While ending the subsidy would seemingly discourage ethanol’s use, the end of the 54 cents per gallon tariff on imported Brazilian ethanol might do more to encourage that use than the subsidies did. Brazil is one place where it makes sense to use ethanol as a fuel because of Brazil’s huge sugar industry. The ratio of energy needed to produce it vs the energy obtained in the fuel for ethanol made from corn is barely greater than one, 1.3:1, compared to 2:1 for using sugar beets and 8:1 for sugar cane, the feedstock for Brazil’s ethanol. It costs half as much to make Brazilian cane ethanol as it does to make American corn ethanol. According to one academic study transportation costs to US ports eliminate that competitive advantage, but if that was a certainty, Brazilian sugar cane producers wouldn’t have threatened to start a trade war if the tariff wasn’t ended.

]]>
http://www.thetruthaboutcars.com/2011/12/u-s-congress-stops-ethanol-subsidies-tariff-on-brazilian-imports/feed/ 74
Lack Of Stable Power Brings Japan’s Industry To Its Knees http://www.thetruthaboutcars.com/2011/04/lack-of-stable-power-brings-japan%e2%80%99s-industry-to-its-knees/ http://www.thetruthaboutcars.com/2011/04/lack-of-stable-power-brings-japan%e2%80%99s-industry-to-its-knees/#comments Mon, 04 Apr 2011 12:22:37 +0000 http://www.thetruthaboutcars.com/?p=389730

The Japanese tsunami impacts everything, from cars to toilet paper. Most Japanese car makers were closed since after the catastrophe and will remain closed at least until mid April. Many paper mills are in the affected area, and all paper, from glossy stock to the softer kind, is in short supply. Publishers of Japanese illustrated pulp fiction have canceled the printed version and direct their readers to the Internet instead. Tokyo corporations battle a wave of toilet rolls vanishing from their restrooms, from where they find a way to the toire at home. While these may be temporary outages, the lack of stable electrical power emerges more and more as the biggest impediment to the recovery of the Japanese industry. It will affect you and your car, in one way or the other.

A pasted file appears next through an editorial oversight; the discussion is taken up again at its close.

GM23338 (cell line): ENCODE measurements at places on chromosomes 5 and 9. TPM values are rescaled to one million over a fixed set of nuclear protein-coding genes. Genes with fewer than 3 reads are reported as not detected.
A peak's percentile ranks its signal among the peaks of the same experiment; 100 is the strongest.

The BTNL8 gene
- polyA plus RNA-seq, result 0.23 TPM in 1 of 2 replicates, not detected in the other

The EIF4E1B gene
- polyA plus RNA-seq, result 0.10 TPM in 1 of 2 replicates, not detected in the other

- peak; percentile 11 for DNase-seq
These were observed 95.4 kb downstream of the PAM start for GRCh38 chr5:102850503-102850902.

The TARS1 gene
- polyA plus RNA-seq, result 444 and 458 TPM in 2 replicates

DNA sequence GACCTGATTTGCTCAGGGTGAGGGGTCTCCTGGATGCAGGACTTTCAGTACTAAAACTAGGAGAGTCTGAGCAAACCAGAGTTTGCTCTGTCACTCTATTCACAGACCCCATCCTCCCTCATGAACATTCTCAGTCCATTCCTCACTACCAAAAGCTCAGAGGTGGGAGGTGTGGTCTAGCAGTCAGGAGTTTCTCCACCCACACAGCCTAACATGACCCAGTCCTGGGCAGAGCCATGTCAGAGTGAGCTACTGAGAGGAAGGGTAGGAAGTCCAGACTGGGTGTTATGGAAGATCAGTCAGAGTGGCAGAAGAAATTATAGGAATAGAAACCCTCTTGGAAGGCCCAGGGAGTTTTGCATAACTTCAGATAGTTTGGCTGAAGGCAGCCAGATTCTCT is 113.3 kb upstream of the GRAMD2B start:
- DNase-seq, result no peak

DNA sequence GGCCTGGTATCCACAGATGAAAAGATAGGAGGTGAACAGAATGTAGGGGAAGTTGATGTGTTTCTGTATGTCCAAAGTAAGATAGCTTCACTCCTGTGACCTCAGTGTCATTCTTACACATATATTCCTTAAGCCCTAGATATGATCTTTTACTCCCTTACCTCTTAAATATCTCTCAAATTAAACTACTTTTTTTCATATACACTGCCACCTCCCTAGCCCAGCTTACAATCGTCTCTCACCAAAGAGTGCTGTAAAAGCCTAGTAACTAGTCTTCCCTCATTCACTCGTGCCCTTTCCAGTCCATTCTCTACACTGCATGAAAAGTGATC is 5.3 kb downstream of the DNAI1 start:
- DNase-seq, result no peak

Bloomberg figures that “the earthquake and tsunami destroyed 21 million kilowatts of electrical generating capacity, or about the amount that would be generated by 10 Hoover Dams.”

Last weekend’s Heard on the Street column in the Wall Street Journal puts it more succinctly:

“The region around Tokyo, which accounts for 40% of the nation’s economy, most of Japan Inc.’s head offices and a third of the population, can barely meet peak demand now. In the event of a hot summer, there may only be enough electricity to supply three-quarters of demand. Shortfalls could last months, or years.“

A handy graph, based on data supplied by troubled TEPCO, shows only four out of 17 nuclear reactors producing power. Two of the four are scheduled to be brought down for maintenance in August.

It could be a long time until the shut reactors come back up. “Four years after a 2007 quake, three of seven reactors in the Kashiwazaki Kariwa nuclear plant operated by Tokyo Electric Power Co. still aren’t generating power,” says the Journal.

In this odd twist of fate, electric power, hailed as the savior of the automotive industry, is bringing the industry to its knees. Stable power is essential for the making of many products, from castings to copper foil for printed circuit boards. There are a lot of those in a car, populated by many chips. Chips need stable power even more. Writes Hans Greimel in Plastic News:

“And because the worst-hit suppliers are in the electronics and chip-making sectors, getting them back up to speed is a big hurdle. Vehicle assembly lines are relatively easy to stop and restart, but chip-making equipment is far more sensitive and can get really messed up by an unscheduled shutdown.

After those lines stop it can take up to three days to recalibrate them. And the restart process must begin again from scratch if it is interrupted by a power outage or aftershock — both of which continue to plague Japan. Simply scheduling a sustained restart around the blackouts is hard.”

Also, now we know why the plans of voluntary shutdowns — say Toyota on Monday, Nissan on Tuesday, Wednesday is Honda day – were a non-starter, and why Japan’s majors vehemently denied such plans: This kind of industry coordination would be against the law.

Negotiated shutdowns “could be deemed as forming a cartel to adjust production volume, banned under the Anti-Monopoly Law,” writes The Nikkei [sub].

Even setting the thermostat of the office A/C to more moderate degrees could collide with labor laws or building maintenance regulations.

According to The Nikkei, the Japanese government will ask its industry watchdog, the Japan Fair Trade Commission, to lie down for a while. The government will also temporarily revise ordinances setting enforcement rules. With this in place, the industry can finally sit down and come to a sensible power-sharing arrangement.

Another step is to allow companies to set up their own power generation. Currently, “installing power generation equipment in open spaces on a company’s premises could breach land usage and air pollution laws,” says The Nikkei.

The Japanese government is expected to ease enforcement rules and to allow the installation of generators.

Speaking of generators: There aree none to be had in Japan.

Distributors were sold out three days after the quake. Now, genset makers are scrambling for – parts.

According to the Bloomberg report, “Honda has secured enough parts to partially resume production of large generators at a factory in Kumamoto, southwest Japan, though the company doesn’t know how long it may take to start making portable units.”

]]>
http://www.thetruthaboutcars.com/2011/04/lack-of-stable-power-brings-japan%e2%80%99s-industry-to-its-knees/feed/ 21